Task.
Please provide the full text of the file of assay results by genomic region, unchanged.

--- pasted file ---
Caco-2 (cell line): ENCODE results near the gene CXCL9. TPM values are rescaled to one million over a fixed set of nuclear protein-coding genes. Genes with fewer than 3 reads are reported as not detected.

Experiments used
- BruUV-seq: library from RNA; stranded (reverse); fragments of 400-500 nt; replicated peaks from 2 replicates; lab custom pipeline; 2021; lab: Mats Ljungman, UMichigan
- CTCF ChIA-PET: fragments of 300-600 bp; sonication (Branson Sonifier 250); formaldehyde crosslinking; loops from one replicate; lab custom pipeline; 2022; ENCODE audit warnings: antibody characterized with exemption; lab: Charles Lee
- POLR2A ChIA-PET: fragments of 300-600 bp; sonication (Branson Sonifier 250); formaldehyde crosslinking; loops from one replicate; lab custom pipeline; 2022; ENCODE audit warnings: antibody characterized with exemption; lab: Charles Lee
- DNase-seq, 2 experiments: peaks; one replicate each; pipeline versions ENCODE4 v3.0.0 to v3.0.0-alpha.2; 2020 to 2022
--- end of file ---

Caco-2 (cell line): ENCODE results near the gene CXCL9. TPM values are rescaled to one million over a fixed set of nuclear protein-coding genes. Genes with fewer than 3 reads are reported as not detected.

Experiments used
- BruUV-seq: library from RNA; stranded (reverse); fragments of 400-500 nt; replicated peaks from 2 replicates; lab custom pipeline; 2021; lab: Mats Ljungman, UMichigan
- CTCF ChIA-PET: fragments of 300-600 bp; sonication (Branson Sonifier 250); formaldehyde crosslinking; loops from one replicate; lab custom pipeline; 2022; ENCODE audit warnings: antibody characterized with exemption; lab: Charles Lee
- POLR2A ChIA-PET: fragments of 300-600 bp; sonication (Branson Sonifier 250); formaldehyde crosslinking; loops from one replicate; lab custom pipeline; 2022; ENCODE audit warnings: antibody characterized with exemption; lab: Charles Lee
- DNase-seq, 2 experiments: peaks; one replicate each; pipeline versions ENCODE4 v3.0.0 to v3.0.0-alpha.2; 2020 to 2022